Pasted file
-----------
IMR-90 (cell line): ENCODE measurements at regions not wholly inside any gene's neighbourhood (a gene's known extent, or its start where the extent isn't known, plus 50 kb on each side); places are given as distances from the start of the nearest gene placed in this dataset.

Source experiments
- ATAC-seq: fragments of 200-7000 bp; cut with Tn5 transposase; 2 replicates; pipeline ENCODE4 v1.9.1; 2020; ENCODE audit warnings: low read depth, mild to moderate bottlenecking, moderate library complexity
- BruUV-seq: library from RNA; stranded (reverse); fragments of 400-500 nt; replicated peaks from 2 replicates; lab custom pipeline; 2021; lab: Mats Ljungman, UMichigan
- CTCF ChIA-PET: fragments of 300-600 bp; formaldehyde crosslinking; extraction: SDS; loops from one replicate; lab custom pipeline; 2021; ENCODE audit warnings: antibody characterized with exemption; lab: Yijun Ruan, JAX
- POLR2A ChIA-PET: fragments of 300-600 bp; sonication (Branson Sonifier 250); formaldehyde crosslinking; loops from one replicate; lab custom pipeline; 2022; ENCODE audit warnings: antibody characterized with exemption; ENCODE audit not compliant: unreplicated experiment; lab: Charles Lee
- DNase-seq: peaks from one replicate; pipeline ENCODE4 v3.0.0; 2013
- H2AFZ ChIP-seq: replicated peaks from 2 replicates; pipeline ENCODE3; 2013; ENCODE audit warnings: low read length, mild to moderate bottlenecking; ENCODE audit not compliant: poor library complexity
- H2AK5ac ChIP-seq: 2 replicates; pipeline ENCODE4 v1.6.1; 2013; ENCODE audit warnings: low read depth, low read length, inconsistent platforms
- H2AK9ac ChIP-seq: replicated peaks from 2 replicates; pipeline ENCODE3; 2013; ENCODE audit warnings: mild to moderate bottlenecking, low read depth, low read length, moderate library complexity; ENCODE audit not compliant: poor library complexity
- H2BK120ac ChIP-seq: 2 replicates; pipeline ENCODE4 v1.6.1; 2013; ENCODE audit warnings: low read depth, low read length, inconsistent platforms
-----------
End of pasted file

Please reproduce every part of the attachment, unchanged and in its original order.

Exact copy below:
IMR-90 (cell line): ENCODE measurements at regions not wholly inside any gene's neighbourhood (a gene's known extent, or its start where the extent isn't known, plus 50 kb on each side); places are given as distances from the start of the nearest gene placed in this dataset.

Source experiments
- ATAC-seq: fragments of 200-7000 bp; cut with Tn5 transposase; 2 replicates; pipeline ENCODE4 v1.9.1; 2020; ENCODE audit warnings: low read depth, mild to moderate bottlenecking, moderate library complexity
- BruUV-seq: library from RNA; stranded (reverse); fragments of 400-500 nt; replicated peaks from 2 replicates; lab custom pipeline; 2021; lab: Mats Ljungman, UMichigan
- CTCF ChIA-PET: fragments of 300-600 bp; formaldehyde crosslinking; extraction: SDS; loops from one replicate; lab custom pipeline; 2021; ENCODE audit warnings: antibody characterized with exemption; lab: Yijun Ruan, JAX
- POLR2A ChIA-PET: fragments of 300-600 bp; sonication (Branson Sonifier 250); formaldehyde crosslinking; loops from one replicate; lab custom pipeline; 2022; ENCODE audit warnings: antibody characterized with exemption; ENCODE audit not compliant: unreplicated experiment; lab: Charles Lee
- DNase-seq: peaks from one replicate; pipeline ENCODE4 v3.0.0; 2013
- H2AFZ ChIP-seq: replicated peaks from 2 replicates; pipeline ENCODE3; 2013; ENCODE audit warnings: low read length, mild to moderate bottlenecking; ENCODE audit not compliant: poor library complexity
- H2AK5ac ChIP-seq: 2 replicates; pipeline ENCODE4 v1.6.1; 2013; ENCODE audit warnings: low read depth, low read length, inconsistent platforms
- H2AK9ac ChIP-seq: replicated peaks from 2 replicates; pipeline ENCODE3; 2013; ENCODE audit warnings: mild to moderate bottlenecking, low read depth, low read length, moderate library complexity; ENCODE audit not compliant: poor library complexity
- H2BK120ac ChIP-seq: 2 replicates; pipeline ENCODE4 v1.6.1; 2013; ENCODE audit warnings: low read depth, low read length, inconsistent platforms